I can’t help but wonder if the “joy” we are supposed to derive from Botero’s fat folks is the same type of joy that people used to get from looking at “fat ladies” in circus side shows. Is it a fascination with strangeness, or “otherness”? This term, “otherness,” or the idea of “the other,” brings us back around to the fascination with the exotic that birthed Western art’s fascination with the odalisque in the first place. The West set the East up as our distaff counterpart, our opposite but complementary culture that emphasizes our own apparently positive traits. I argue that a similar kind of opposition has been constructed between the fit, thin body and the fat body in our modern world. Where the thin body knows restraint, is strong, is beautiful, is powerful, the fat body is linked to poor impulse control, ugliness, and weakness, both of body and mind. The fat body is the “other,” reinforcing the positive qualities of the fit body by opposing them. Like the qualities ascribed to the East by the West, the qualities ascribed to fatness are by no means intrinsic to or accurate descriptors of fatness, but they have been so intensely reinforced in our society that their accuracy no longer matters. They are even reinforced in humor: fatness in itself is considered funny, while fitness is something to be taken seriously. This is backed up by the numerous references to humor I’ve found in literature on Botero while researching this episode. A 1997 study of how children perceive humor in art asked children to respond to a 1970 Botero painting entitled Melancholic Transvestite. Multiple children found the work funny, both because the figure was fat and because the figure was cross-dressing. One child’s response set up an interesting duality: quote, “Sixth grader Stewart said that it was unusual for her to see chubby people in paintings and that ‘he [the artist] draws people the way he sees them…pretty neat.’ When asked if the same image was a photo, she replied ‘it would be mean [not funny] because it would mean that they were not taking care of themselves.”[17] End quote. When fatness is hypothetical, just the stylistic quirk of an artist, it’s funny or “neat,” but when it’s photorealistic, it is all of a sudden unacceptable. Another child’s response to a Botero work, recorded in their father’s Tweet from 2017, said that upon seeing the 1969 painting “Sailor Boy” in the Tuscon Museum of Art, the child laughed “for like six minutes.”[18] In a later reply to the same tweet, the father said, quote “It’s totally valid and I didn’t even attempt to shush him.”[19] End quote. I retweeted this tweet when I found it and my podcast friend T.H. Ponders, who runs another great art history podcast called Accession, responded by asking a sort of chicken-and-egg question: quote, “[Are] the comic elements of Botero-ism rooted in fat phobia? Or is our rejection of the comic elements in Botero-ism rooted in fatphobia?”[20] End quote. I think that to ignore the apparent humorousness of Botero’s work is to ignore a large part of its popular appeal, but at the same time, we need to look at that humor in the larger context of how our twenty first century society views larger bodies. We’re making a lot of progress in that arena, but there’s still a long way to go.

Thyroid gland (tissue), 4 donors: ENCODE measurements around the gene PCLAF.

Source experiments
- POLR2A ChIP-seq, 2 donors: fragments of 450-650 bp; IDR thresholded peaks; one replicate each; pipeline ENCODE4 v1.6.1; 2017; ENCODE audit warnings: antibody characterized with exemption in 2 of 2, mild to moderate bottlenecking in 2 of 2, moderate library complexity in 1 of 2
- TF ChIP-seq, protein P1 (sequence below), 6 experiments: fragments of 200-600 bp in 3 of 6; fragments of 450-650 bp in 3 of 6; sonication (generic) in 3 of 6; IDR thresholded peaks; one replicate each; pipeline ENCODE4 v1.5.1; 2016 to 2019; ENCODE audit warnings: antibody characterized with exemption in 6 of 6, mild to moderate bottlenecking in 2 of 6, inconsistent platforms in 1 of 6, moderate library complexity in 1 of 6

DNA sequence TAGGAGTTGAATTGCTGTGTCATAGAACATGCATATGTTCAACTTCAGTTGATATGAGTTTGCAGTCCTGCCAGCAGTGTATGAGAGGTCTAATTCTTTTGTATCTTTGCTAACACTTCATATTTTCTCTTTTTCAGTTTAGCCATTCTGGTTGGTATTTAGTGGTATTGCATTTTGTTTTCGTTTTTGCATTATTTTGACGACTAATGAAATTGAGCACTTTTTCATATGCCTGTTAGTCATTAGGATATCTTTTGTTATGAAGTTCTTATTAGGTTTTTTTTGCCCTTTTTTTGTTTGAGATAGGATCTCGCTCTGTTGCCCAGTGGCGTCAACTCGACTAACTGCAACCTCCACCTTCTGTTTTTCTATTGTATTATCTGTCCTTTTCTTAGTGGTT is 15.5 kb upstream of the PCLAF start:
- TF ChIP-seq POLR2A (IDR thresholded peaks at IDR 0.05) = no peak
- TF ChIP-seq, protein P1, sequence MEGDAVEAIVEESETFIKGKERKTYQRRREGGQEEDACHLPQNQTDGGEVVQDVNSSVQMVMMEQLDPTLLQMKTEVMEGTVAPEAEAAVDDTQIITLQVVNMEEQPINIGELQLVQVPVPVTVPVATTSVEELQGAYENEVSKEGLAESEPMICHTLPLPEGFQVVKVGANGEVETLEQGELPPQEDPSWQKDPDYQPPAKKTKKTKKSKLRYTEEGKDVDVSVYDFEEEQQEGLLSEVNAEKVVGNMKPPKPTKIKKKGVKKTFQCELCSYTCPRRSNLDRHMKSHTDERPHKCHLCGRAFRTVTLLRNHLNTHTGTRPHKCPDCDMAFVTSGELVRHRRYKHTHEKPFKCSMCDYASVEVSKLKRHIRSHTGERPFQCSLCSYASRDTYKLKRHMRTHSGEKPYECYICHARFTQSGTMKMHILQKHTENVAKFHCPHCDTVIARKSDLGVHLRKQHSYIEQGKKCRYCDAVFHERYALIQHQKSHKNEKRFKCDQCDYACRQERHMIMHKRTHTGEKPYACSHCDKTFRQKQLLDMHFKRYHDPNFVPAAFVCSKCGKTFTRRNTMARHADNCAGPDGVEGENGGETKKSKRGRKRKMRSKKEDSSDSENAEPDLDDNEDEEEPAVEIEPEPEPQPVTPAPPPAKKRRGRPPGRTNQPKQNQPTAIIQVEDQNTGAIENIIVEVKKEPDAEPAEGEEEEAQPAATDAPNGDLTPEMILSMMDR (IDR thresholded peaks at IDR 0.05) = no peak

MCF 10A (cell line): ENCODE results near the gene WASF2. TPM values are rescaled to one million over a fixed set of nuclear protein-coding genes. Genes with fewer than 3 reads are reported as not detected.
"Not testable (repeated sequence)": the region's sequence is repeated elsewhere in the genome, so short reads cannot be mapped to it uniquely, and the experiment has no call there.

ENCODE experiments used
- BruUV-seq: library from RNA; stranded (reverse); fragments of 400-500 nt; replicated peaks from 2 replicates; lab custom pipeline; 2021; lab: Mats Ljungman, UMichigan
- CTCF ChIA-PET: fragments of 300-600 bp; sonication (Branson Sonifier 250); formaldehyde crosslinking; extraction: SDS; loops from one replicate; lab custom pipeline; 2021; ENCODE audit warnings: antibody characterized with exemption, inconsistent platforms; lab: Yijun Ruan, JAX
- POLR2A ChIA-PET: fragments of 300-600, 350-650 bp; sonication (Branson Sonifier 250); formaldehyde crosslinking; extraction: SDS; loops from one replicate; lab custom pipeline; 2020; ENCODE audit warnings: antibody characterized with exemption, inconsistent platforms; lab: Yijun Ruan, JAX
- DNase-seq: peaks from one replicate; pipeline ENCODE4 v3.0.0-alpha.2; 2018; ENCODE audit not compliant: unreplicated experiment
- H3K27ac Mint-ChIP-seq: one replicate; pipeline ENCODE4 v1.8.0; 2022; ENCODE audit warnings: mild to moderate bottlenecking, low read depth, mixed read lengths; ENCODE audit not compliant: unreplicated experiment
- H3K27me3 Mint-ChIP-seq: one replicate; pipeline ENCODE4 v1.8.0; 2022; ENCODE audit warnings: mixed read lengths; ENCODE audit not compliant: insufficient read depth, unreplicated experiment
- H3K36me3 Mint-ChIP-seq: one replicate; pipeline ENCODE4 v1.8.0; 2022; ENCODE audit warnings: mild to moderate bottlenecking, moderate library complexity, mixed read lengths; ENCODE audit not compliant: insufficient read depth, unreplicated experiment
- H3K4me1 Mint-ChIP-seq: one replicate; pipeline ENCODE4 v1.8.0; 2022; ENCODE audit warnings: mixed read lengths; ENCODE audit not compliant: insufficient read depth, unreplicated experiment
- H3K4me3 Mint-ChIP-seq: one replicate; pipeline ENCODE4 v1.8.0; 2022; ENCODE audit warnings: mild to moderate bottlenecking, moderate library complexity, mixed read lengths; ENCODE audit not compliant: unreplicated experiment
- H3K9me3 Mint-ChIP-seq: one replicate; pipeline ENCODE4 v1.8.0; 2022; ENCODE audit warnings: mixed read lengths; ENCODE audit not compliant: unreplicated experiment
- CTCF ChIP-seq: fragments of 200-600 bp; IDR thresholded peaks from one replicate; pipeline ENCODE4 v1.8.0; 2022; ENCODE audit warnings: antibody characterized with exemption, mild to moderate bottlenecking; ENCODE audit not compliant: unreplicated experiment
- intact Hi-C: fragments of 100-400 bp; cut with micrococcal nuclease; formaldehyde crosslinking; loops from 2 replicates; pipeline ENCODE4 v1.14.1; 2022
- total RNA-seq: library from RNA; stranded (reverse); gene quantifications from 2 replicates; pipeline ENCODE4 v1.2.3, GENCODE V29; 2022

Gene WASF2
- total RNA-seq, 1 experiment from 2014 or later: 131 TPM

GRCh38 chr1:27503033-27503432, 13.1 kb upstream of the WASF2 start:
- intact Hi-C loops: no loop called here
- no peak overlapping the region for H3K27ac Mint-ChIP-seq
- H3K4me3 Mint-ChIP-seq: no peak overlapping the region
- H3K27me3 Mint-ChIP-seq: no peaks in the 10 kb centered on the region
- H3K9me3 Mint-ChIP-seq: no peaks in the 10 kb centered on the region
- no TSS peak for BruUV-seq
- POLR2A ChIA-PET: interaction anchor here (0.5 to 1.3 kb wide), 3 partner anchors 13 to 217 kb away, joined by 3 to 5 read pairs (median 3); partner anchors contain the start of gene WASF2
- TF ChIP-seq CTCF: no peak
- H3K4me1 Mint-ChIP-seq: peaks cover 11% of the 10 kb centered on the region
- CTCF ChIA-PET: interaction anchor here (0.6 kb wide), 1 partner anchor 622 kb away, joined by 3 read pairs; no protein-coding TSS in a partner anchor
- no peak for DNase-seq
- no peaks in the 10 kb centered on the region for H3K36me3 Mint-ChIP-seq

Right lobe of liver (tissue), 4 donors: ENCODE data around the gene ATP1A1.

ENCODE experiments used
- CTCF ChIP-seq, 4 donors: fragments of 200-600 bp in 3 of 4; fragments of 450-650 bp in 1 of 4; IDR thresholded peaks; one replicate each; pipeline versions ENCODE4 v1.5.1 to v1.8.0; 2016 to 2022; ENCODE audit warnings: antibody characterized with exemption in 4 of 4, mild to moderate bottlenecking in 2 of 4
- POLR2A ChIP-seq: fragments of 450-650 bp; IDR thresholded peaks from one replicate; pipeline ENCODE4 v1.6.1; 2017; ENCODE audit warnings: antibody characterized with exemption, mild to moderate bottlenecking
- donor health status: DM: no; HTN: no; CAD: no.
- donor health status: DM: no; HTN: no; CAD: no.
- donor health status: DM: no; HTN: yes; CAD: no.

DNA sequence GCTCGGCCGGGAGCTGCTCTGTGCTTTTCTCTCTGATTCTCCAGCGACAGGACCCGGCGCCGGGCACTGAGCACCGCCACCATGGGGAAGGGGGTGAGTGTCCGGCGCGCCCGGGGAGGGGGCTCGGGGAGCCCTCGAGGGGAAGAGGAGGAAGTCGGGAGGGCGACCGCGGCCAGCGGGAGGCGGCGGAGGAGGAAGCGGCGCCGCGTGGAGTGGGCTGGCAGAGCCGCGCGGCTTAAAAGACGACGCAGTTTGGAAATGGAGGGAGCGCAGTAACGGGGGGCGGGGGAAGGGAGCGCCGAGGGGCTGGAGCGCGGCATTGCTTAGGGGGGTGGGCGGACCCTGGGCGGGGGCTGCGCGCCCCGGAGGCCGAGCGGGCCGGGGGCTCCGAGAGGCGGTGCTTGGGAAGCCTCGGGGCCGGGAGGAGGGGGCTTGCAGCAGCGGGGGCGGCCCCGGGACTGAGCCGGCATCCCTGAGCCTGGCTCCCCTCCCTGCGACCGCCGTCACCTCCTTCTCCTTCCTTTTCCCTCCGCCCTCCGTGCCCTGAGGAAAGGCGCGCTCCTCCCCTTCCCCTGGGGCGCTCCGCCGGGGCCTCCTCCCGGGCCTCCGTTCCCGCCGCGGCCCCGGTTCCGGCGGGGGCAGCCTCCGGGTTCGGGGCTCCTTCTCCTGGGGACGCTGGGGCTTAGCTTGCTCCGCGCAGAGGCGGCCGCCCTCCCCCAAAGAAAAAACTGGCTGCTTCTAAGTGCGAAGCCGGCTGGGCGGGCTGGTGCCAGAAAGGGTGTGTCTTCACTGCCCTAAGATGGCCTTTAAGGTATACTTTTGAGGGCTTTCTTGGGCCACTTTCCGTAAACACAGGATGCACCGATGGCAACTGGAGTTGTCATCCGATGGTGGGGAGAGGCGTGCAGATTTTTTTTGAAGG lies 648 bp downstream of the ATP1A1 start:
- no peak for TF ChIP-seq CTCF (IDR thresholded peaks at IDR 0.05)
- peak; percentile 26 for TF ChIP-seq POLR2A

If the sources I used in this episode are anything to go by, the language we use when we talk about fat bodies, even fictional ones whose fatness is at least partly due to the aesthetic whims of an artist, is overwhelmingly negative and dismissive. Looking at Botero’s Odalisque, would we honestly, truly, ever think to describe her as “grotesque,” as a number of commentators have described other Botero figures? I don’t think we would. Not just because it is a cruel word to use, but because it is inaccurate. However,  that sort of language seems to be the thing that many critics have leapt to, probably out of habit more than anything else. L’Odalisque is a particularly good case study to test out these sorts of knee-jerk reactions about body image on, I think, because she is not just a fat woman, she is a nude fat woman placed in a context that is usually highly sexualized. A type of figure we are usually meant to find exotic and alluring is blended with a type of figure we are usually meant to find, at best, comical, and at worst, disgusting. Thus, L’Odalisque resists categorization as a conventional beauty, but due to her stiffness, lack of context, and matter-of-fact portrayal, she can’t be clearly identified as a social critique or parody, either. Other works by Botero, particularly the Abu Ghraib series, are quite clearly commentary on social and political issues. With L’Odalisque we can’t really say the same. She lacks the shock value that often accompanies socially and politically motivated works, and she lacks the levity that often accompanies satire. Perhaps Botero was just revisiting the European art that inspired him in his youth, in the same way he did with his rendition of Raphael’s portrait of Leo X. But even if that is the case, and L’Odalisque is just an exercise in remaking older art for the modern world, what does Botero’s style add to the trope of the odalisque? Should we give in to the characterization of Botero’s bodies as unrealistic, and say that this further emphasizes the unreality of the odalisque as a figure? I think what emphasizes the unreality of this image is not necessarily the woman’s size, but her blank stare, her pegless lute, her stool set exactly parallel to the wall, all of which combine to give the feeling that she is miming, playing a role. The longer I look at L’Odalisque the more I sense discomfort in her stiff pose, and the more I question what exactly the point of this work is. Yet, no matter how long I look, I do not feel compelled to laugh—in part because I, too, am on the larger side, and it would feel like I was making fun of myself. This, I think, is something that isn’t really discussed very much at all in Botero-related content. How do fat people feel about Botero’s work? I believe this is something worth exploring further, and not just in relation to Botero, but in relation to the Venus of Willendorf, and the work of Peter Paul Rubens, and Jenny Saville, and every artist who has dealt with bodies that are are considered larger than normal. What does Botero’s L’Odalisque mean, or not mean, to a woman who looks like her? If you’re at all interested in sharing your perspective on diversity of size in visual art, I’d like to create a bonus episode that incorporates your thoughts. Talk about L’Odalisque, talk about any artist you like—just send a paragraph or two, or a short audio recording, to allysonh[at]arthistoryforall.com by November 30, 2019. I welcome your thoughts and experiences, and hope we can open up a greater discussion about how we view bodies in art and how art influences how we view our own bodies.